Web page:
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From "Brian Havard" <>
Subject Re: cvs commit: apache-2.0/src/lib/apr/lib apr_cpystrn.c
Date Thu, 14 Oct 1999 02:12:57 GMT
On 13 Oct 1999 21:31:50 -0400, Ben Hyde wrote:

>Dean Gaudet <> writes:
>> on win32, both / and \ are path separators... no?  (or is this only used
>> in situations where we've changed / to \ ?)
>> Dean
>I wrote that...
>This was distilled out of main, and it's used to get the
>program name off of what every pathname the user invoked
>it with.  Of course now that it's in APR it ought to be
>right.  "Right", presumably meaning, get the last term off
>of the pathname presuming that the pathname is in the
>syntax of the current platform.  VMS ports will suffer
>as they usually do.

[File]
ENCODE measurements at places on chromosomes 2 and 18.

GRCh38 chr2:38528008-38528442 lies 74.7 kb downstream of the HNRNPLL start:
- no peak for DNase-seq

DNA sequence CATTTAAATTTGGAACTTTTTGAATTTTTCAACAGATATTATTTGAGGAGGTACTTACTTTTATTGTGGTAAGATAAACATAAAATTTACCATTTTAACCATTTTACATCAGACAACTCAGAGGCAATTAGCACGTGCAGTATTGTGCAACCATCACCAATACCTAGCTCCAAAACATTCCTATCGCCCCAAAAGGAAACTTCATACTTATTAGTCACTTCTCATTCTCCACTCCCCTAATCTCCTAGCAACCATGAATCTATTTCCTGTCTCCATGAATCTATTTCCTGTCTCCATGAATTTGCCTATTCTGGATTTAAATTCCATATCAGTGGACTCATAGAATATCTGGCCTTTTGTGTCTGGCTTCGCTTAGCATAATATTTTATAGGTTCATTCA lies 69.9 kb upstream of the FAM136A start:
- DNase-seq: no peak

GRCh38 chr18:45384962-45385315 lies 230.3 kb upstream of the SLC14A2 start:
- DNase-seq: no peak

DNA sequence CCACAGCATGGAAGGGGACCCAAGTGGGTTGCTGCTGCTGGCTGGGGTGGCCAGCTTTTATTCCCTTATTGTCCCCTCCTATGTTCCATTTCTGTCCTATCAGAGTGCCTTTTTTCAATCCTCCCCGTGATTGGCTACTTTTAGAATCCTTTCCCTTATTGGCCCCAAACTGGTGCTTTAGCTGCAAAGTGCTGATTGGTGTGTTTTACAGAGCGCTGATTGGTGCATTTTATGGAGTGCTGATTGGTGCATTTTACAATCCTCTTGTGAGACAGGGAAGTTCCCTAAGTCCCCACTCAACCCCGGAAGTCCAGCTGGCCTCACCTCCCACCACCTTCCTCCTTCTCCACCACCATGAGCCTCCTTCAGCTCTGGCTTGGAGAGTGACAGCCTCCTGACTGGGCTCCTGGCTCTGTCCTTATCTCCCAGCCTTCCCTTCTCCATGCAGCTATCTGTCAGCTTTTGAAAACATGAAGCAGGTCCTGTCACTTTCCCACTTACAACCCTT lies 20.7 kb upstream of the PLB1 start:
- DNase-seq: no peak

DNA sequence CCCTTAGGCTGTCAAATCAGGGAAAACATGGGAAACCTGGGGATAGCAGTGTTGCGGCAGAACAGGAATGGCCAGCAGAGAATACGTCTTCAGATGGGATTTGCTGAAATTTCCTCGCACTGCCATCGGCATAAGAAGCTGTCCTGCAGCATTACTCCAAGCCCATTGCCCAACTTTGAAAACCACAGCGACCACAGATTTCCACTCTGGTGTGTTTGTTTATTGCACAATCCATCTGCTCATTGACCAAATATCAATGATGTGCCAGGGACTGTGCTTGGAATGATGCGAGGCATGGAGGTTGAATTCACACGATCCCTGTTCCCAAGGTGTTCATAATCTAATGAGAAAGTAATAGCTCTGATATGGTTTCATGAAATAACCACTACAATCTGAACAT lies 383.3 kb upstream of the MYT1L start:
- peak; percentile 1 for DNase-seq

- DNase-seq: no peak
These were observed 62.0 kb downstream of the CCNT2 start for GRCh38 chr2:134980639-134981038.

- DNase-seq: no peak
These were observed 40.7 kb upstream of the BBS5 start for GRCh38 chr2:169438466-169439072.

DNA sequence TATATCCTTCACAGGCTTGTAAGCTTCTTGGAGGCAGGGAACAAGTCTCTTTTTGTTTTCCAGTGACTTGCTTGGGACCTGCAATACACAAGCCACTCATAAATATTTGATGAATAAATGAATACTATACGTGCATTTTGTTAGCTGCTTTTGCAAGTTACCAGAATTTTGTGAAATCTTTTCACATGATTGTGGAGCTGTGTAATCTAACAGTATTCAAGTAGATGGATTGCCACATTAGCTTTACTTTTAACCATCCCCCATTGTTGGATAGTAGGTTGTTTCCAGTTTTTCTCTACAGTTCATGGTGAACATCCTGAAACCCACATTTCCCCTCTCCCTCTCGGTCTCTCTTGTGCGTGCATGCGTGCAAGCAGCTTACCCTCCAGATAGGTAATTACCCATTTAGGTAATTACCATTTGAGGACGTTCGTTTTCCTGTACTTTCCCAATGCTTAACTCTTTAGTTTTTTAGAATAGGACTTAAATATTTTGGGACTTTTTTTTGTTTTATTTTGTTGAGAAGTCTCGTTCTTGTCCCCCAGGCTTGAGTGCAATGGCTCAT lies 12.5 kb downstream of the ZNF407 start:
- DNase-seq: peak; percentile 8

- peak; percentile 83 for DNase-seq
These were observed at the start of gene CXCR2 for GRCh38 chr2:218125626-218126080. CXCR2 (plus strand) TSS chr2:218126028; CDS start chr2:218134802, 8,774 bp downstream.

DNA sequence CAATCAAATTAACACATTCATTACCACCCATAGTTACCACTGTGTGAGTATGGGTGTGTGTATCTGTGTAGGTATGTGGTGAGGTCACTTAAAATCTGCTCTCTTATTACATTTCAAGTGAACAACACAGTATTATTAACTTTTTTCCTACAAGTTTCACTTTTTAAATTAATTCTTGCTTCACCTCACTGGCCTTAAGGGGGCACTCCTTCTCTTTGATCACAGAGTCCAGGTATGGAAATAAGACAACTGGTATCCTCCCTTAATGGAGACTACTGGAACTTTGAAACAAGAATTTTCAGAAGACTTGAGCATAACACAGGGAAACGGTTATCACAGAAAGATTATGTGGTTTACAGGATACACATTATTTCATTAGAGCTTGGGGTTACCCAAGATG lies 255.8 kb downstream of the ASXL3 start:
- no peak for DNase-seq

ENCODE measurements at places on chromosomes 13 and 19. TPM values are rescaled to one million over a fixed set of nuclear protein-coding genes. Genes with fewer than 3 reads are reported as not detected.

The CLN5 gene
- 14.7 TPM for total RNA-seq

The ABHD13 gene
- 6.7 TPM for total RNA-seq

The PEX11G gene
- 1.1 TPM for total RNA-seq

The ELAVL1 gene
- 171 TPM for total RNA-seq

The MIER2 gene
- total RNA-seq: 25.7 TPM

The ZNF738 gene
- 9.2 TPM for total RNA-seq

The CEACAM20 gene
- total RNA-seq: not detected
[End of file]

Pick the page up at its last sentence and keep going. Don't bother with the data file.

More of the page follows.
>I don't have, nor did I look at any, doc at hand right now.
>My memory is that "/" is not a "seperator" on windows.  I
>do recall that when I once looked very hard for doc on the
>exact lexical structure of filenames I never did find it.
>I believe that they put "/" into the set of character that
>users are advised to avoid, and some UI attempts to enforce
>that, while the OS API doesn't.
>Of course many programs and shells are quite - ah - friendly
>about converting "/" into "\" in their UI.

Win32, OS/2 and even DOS all accept both / and \ as path separators at the
API level. It's only the command line interpreter that treats / as a switch

 |  Brian Havard                 |  "He is not the messiah!                   |
 |  |  He's a very naughty boy!" - Life of Brian |

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